Given the situation with housing and education, we've pretty much done everything we could to disincentivise people from having children. Importing workers is cheaper than raising and educating children.
 
Caporegime
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block 16, cell 12
And that is an argument for potentially adding more rather than less is it?

It won't.

We just need to hire some specialists in the area from japan to do some coaching to our staff.

The Japanese have a fantastic track record of denying false claims. We could learn alot.

Of course processing in Ghana or Rwanda would be great starting point.
 
Soldato
Joined
16 Sep 2018
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8,375
It isnt and never has been a requirement to stay/stop in the first "safe" country. Its a bit of nonsense dreamed up by someone as "common sense"
IMO that's being generous as common sense would leave you scratching your head wondering where they came from and even if you managed to work that out you then have to convince where you think they came from to trust your proof and take them back without them just telling you to go whistle or refuting your claim.
 
Soldato
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Here and There...
Given the situation with housing and education, we've pretty much done everything we could to disincentivise people from having children. Importing workers is cheaper than raising and educating children.
The single biggest thing stopping people from having more children in this country is house prices, people like to be settled and stable in a nice area before starting families which means they are having children later and as a result of high property prices they are less well off so have fewer children than they want as they don't feel it is affordable. As with so many problems in this country fix the property market and you increase the birthrate.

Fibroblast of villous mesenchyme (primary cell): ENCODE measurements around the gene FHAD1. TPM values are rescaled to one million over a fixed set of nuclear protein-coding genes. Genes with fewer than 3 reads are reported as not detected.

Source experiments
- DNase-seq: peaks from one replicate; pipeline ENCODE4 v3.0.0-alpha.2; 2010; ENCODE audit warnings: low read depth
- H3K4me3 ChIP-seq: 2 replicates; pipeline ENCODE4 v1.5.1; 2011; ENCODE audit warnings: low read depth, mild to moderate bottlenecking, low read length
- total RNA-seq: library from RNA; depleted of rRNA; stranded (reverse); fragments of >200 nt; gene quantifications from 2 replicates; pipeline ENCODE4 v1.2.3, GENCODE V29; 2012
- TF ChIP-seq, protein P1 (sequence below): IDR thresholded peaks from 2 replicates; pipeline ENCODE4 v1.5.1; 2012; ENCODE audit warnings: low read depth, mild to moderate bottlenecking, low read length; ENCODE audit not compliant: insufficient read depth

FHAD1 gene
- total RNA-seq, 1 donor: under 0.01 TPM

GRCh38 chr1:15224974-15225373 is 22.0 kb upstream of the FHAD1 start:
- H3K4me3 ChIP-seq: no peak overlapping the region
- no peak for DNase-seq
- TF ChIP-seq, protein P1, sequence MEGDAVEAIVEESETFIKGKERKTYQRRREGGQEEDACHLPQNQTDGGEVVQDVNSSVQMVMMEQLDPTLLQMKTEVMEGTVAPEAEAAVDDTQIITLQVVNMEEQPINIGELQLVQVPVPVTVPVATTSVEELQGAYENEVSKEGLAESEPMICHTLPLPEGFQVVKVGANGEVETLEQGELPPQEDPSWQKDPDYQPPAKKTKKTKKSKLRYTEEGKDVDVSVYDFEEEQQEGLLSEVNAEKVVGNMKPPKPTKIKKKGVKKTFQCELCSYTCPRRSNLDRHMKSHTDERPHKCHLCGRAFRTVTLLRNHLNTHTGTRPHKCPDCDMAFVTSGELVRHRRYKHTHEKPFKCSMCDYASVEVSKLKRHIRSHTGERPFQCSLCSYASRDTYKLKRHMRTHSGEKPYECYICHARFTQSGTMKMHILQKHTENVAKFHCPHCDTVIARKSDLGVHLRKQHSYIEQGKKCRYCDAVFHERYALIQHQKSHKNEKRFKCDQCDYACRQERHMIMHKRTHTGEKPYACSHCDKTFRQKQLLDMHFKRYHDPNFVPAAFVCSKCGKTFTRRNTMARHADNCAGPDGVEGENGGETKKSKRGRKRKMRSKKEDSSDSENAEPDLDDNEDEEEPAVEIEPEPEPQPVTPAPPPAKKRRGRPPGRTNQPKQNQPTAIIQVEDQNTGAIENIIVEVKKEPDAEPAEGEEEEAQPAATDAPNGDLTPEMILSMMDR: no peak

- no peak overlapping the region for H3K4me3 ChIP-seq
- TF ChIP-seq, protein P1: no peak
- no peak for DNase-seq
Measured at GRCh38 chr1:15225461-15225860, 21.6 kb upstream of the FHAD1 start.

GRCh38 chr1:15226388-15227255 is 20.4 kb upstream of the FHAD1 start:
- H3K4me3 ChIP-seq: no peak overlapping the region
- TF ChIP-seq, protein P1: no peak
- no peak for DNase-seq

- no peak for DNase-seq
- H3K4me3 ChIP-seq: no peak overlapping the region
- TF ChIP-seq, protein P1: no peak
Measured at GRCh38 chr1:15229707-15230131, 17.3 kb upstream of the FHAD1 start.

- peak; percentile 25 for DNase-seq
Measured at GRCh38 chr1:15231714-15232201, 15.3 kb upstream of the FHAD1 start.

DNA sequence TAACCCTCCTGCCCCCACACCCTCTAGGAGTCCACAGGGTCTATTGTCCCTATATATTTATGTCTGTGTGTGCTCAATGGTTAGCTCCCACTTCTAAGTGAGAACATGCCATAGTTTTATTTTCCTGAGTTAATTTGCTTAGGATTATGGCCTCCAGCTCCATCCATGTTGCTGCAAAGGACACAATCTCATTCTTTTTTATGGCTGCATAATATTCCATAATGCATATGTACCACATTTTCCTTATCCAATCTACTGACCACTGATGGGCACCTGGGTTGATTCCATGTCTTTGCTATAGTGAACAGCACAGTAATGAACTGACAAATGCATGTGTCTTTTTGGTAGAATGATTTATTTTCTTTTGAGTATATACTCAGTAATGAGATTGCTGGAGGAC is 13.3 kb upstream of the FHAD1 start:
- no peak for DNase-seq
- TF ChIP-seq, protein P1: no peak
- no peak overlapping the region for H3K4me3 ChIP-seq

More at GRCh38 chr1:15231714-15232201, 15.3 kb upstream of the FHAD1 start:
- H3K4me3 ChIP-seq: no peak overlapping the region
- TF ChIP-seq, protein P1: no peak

Soldato
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15,146
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Here and There...
It won't.

We just need to hire some specialists in the area from japan to do some coaching to our staff.

The Japanese have a fantastic track record of denying false claims. We could learn alot.

Of course processing in Ghana or Rwanda would be great starting point.
The Japanese also have an incredibly high rate of criminal conviction but I would really rather our judiciary didn't take any pointers from them :)
 
Soldato
Joined
6 Oct 2009
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2,970
The single biggest thing stopping people from having more children in this country is house prices, people like to be settled and stable in a nice area before starting families which means they are having children later and as a result of high property prices they are less well off so have fewer children than they want as they don't feel it is affordable. As with so many problems in this country fix the property market and you increase the birthrate.